Sure, they’re beating poor black men with regularity and impunity, just like they always have and just like our popular culture regularly displays, to our perverse fascination but at great cost to our treasuries and souls. Yes, it’s on more vivid display than ever today as we YouTube the summary public executions of Michael Brown and Eric Garner and Trayvon Martin and on and on and on. And we’re disgusted, but it’ s always been that way and what can we really do about it, particularly with looming problems like global warming and the Koch Brothers and gun violence and on and on and on?
But Black Lives Matter is saying more than, “Black lives matter.” It’s saying that we need to listen to them and follow them and do the work that we’ve always known that we need to do before anything can change for any of us. On some level, we all know that we need to stop the brutality that is being done in our names on the streets of our neighborhoods.
“There is nothing uniquely evil in these destroyers or even in this moment. The destroyers are merely men enforcing the whims of our country, correctly interpreting its heritage and legacy. It is hard to face this,” Ta-Nehisi Coates writes in “Between the World and Me,” the excellent new memoir written as a letter to his young black son, warning of the hazards that await him.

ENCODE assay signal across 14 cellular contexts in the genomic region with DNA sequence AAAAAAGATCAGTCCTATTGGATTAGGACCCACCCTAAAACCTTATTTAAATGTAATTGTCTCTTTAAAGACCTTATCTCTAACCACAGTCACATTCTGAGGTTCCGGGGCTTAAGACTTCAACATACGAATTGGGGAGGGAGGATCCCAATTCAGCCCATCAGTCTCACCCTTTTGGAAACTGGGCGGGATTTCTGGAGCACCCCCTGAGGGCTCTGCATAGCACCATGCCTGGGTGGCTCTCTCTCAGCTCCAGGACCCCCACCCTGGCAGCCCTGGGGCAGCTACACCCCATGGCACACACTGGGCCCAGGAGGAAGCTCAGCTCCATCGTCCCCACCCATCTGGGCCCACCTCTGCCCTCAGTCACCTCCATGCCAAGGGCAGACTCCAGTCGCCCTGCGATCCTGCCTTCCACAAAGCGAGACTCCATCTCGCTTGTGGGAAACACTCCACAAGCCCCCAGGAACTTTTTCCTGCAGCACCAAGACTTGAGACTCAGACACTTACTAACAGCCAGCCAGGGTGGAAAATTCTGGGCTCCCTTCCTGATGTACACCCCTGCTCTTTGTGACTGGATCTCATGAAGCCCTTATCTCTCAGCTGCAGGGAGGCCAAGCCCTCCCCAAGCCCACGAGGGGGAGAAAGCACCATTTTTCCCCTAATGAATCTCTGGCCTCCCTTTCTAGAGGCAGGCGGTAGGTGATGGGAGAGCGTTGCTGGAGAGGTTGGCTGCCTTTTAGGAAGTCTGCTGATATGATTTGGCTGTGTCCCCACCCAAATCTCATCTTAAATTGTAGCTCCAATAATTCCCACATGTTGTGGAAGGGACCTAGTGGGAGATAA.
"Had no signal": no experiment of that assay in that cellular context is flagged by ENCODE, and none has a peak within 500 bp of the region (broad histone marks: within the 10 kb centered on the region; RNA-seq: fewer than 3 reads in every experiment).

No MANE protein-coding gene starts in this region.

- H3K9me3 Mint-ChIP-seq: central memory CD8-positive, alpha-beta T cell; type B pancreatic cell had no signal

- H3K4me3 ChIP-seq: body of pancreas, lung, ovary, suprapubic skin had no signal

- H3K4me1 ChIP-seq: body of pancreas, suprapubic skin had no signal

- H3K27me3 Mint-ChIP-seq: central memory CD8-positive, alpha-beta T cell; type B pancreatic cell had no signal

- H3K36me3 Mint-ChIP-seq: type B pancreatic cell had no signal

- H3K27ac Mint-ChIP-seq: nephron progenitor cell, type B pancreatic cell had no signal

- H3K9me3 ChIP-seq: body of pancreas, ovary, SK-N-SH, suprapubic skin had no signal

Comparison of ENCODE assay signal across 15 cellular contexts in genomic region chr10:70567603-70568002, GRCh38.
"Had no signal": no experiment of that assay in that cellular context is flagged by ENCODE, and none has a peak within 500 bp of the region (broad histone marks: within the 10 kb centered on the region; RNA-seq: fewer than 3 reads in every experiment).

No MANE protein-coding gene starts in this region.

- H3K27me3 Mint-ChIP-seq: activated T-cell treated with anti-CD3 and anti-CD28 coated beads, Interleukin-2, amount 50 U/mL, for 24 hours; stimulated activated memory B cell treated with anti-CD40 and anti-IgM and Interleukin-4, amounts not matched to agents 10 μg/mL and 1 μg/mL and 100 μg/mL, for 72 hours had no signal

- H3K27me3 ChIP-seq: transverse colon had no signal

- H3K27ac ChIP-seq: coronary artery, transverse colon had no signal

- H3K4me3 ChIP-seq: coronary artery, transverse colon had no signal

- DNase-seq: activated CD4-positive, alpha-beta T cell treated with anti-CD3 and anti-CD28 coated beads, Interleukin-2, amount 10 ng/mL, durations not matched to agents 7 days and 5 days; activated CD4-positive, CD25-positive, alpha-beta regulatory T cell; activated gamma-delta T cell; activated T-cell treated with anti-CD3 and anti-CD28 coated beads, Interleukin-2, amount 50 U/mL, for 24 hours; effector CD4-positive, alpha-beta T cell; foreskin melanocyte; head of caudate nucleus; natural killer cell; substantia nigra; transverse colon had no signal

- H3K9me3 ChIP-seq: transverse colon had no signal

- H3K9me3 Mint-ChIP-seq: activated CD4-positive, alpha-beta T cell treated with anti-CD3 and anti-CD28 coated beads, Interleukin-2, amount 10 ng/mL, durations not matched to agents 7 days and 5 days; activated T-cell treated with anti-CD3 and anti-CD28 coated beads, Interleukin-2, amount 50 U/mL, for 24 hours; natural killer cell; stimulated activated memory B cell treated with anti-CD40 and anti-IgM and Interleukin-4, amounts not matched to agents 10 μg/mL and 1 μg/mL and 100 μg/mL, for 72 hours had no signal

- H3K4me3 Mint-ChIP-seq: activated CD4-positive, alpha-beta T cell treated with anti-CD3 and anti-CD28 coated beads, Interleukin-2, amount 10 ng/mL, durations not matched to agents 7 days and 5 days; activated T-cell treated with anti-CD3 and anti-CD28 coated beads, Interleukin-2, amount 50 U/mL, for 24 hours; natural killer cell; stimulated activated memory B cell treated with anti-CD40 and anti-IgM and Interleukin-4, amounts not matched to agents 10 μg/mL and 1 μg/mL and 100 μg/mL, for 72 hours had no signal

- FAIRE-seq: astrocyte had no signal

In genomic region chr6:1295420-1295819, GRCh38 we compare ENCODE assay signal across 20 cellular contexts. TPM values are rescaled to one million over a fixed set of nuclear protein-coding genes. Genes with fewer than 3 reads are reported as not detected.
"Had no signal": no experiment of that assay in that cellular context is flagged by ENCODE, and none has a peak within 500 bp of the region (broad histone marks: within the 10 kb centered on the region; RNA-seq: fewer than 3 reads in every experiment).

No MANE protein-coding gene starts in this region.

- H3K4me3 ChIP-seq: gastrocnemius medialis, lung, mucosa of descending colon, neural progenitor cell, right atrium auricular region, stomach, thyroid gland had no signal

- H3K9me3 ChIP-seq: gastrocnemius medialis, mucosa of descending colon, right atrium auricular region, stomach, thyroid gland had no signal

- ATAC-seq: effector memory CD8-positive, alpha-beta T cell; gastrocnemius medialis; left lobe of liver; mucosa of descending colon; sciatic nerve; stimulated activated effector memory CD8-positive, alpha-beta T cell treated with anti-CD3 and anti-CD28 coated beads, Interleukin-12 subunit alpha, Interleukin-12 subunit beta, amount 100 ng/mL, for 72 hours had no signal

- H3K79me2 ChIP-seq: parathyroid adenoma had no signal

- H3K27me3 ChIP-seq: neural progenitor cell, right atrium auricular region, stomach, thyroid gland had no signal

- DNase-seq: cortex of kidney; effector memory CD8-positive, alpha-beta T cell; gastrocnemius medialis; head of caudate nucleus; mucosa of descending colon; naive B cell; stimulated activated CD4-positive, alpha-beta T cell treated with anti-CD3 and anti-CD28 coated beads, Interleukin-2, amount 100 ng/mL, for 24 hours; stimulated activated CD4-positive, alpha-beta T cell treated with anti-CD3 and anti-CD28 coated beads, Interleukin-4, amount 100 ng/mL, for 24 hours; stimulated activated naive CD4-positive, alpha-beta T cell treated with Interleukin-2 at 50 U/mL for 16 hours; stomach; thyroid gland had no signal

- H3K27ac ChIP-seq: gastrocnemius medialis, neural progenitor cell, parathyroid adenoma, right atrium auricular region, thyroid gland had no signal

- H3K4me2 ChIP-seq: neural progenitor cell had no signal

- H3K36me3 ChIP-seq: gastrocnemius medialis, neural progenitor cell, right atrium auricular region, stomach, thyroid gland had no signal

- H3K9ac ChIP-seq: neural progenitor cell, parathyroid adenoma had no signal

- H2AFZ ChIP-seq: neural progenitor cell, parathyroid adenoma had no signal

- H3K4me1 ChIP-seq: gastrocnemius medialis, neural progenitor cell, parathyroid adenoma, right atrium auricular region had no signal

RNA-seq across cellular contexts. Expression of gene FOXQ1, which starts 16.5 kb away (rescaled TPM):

He writes of a country that is “lost in the Dream,” that candy-coated illusion that we live in a meritocracy where hard work and playing by the rules are the keys to a stable home and life — rather than living in a country built with slave labor, systemic violence, rewarded greed, and calculated lies.
Yes, this is uncomfortable stuff, and it may take a long, difficult period of truth and reconciliation to heal from these wounds and become the good people that we claim to be. But in embarking on that long journey, perhaps the best first step is to say, “black lives really do matter,” and to start the rebuilding process by reforming our police departments and ending their role in perpetuating state violence against people of color.
And if we succeed, maybe history will look back on that uncomfortable moment on the Seattle stage as an awkward turning point. After all, it succeeded in getting the Sanders campaign to address the issue more directly, a change that could force Hillary Clinton to do so as well and make it part of the Democratic Party presidential platform.
That wouldn’t solve the problem – it would only increase the importance of the kind of uncomfortable, confrontational, street-level activism that pushes the powerful to keep their promises – but might further break down the barrier between the political podium and the people, clearing the path toward our collective redemption.